Jobs changed, salaries increased, coveted one-bedroom apartments on the Upper West Side were found, and so too, the day came when I got a set of Henckel knives.  I was quite excited about this as it seemed to represent more to me. They were Henckel’s for crying out loud. I’d been in New York long enough to know that brand names mattered. Henckel’s were the ones to have. And I so loved the big butcher knife especially. Now I chopped herbs as though being filmed for the live broadcast of a cooking segment on the Today Show. Just as I’d seen it done so many times before, lifting the heel, pulling it toward me, and clamping down on the ingredient with confidence. It sounded just like the chef’s on TV, too.  While my cutting board was still just a piece of plastic from D’agostino’s Supermarket, my agility and performance and hardware were camera-ready.

Occasionally, I’d still reach for my 1st knife, mainly out of melancholy, but it never,  not ever, could it reside with the Henckel’s.  I was moving up, and this 1st knife had served me well,  so I’d always have gratitude for it’s indestructible service. But I’d moved on, clearly. Just ask my Henckel’s. They would emanate success and kitchen prowess, a cook who is now in the know, and comfortable being there. I had mastered the art of sharpening my Henckel’s, once I learned that sharpening was necessary maintenance of the owner. Again, I felt the cameras rolling on me as I swish-swish-swished the left side across the 10” diamond sharpening steel, and again on the right. “Ting!” Sharp as a… as a Henckel.  I punch through an arm of gourmet salami like a 300 lb. man through thin ice; cube out a cheese tray in minutes flat; gingerly maneuver the tip in, around and through the core of a cantaloupe  There was no mercy for the groceries awaiting me and my Henckel’s. I was on my way to being a Domestic Goddess in the kitchen, and ready slice, sliver, and  match-stick my way into a man’s heart. All I needed all along was the right tools.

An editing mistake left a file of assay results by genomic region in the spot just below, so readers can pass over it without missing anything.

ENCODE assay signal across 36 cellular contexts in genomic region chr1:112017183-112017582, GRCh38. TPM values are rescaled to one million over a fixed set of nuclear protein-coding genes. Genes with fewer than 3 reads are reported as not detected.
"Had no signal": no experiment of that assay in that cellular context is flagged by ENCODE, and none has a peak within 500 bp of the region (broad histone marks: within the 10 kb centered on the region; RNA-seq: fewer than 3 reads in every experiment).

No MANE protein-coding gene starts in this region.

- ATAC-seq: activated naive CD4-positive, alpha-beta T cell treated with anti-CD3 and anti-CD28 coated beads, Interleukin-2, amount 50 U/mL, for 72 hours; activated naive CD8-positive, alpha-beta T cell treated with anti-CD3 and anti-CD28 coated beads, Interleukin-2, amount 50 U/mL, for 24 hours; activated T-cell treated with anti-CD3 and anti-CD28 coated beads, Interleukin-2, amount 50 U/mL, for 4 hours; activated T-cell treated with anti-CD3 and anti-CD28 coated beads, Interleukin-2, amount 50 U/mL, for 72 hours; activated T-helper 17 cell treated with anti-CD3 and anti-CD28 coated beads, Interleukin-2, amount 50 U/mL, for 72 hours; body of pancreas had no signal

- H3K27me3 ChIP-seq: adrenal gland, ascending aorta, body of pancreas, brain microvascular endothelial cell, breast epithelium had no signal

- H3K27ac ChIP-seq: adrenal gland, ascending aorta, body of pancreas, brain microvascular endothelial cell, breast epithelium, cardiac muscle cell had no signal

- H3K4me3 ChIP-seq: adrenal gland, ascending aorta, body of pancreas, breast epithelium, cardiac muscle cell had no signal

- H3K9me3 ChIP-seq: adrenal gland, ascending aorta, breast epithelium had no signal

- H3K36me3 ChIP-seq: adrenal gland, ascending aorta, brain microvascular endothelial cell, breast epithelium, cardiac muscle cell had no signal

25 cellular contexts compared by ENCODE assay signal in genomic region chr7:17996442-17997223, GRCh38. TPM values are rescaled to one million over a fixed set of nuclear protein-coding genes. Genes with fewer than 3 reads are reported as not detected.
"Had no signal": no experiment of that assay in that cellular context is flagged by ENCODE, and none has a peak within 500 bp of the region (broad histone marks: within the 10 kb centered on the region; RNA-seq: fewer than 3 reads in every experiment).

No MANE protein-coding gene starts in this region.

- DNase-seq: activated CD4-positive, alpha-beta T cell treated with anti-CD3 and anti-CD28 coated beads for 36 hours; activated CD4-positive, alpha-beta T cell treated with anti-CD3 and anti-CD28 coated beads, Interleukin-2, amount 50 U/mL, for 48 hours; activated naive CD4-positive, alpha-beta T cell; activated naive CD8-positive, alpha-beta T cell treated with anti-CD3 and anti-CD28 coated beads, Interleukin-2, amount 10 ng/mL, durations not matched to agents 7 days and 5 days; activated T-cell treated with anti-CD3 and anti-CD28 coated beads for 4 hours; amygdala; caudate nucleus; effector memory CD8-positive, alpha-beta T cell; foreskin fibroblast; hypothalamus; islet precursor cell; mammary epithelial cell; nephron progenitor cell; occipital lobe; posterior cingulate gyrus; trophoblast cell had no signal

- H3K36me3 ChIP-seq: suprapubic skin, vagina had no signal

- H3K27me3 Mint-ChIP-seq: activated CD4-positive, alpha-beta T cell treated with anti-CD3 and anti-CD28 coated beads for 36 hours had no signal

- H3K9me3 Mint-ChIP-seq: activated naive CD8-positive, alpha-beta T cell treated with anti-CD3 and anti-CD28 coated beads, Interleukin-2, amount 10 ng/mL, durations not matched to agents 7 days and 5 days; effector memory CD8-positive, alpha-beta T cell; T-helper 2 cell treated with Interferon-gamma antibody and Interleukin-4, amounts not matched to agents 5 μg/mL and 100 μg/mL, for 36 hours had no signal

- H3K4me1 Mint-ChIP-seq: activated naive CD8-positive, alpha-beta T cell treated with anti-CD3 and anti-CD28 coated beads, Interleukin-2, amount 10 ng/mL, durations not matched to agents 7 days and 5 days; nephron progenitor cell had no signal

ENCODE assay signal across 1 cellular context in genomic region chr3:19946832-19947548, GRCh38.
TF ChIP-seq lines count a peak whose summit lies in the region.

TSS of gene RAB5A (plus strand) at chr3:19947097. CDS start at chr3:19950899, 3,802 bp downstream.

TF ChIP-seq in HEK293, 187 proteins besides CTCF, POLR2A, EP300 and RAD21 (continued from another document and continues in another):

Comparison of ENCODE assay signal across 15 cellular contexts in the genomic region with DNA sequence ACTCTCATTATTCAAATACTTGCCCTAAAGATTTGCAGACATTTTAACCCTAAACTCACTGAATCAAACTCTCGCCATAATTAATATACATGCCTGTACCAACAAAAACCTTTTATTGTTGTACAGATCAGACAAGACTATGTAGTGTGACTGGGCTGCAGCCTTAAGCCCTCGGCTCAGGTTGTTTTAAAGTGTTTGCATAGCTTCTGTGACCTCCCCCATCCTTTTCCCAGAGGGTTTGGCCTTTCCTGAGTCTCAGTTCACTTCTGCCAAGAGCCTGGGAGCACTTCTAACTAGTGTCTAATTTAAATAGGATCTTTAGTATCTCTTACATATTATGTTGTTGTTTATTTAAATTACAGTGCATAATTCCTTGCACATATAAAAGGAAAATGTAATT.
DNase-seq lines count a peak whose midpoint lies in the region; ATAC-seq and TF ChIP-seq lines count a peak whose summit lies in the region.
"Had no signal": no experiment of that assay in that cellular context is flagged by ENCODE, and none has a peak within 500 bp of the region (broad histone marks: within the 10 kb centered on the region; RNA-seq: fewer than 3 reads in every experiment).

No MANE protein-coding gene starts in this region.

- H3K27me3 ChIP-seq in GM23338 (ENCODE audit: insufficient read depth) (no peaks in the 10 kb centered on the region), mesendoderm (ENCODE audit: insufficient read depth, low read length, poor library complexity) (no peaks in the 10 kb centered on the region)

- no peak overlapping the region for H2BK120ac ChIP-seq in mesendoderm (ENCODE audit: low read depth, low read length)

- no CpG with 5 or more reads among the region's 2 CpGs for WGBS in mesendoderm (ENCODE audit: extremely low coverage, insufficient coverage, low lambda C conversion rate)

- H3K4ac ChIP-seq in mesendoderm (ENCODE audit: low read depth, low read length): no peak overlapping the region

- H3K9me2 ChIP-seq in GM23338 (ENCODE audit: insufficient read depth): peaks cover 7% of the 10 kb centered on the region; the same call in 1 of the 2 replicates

It was long after the thrill of my Henckel’s wore off, when in the deep of the night, when the lights of my judgmental city were dimmed, I’d hunt amongst the miscellaneous cutlery to find my 1st knife. I didn’t have a serrated Henckel to make an apple cutting-to-apple cutting comparison, and maybe that was more of a conscious choice than I might have thought. I am nothing if not loyal.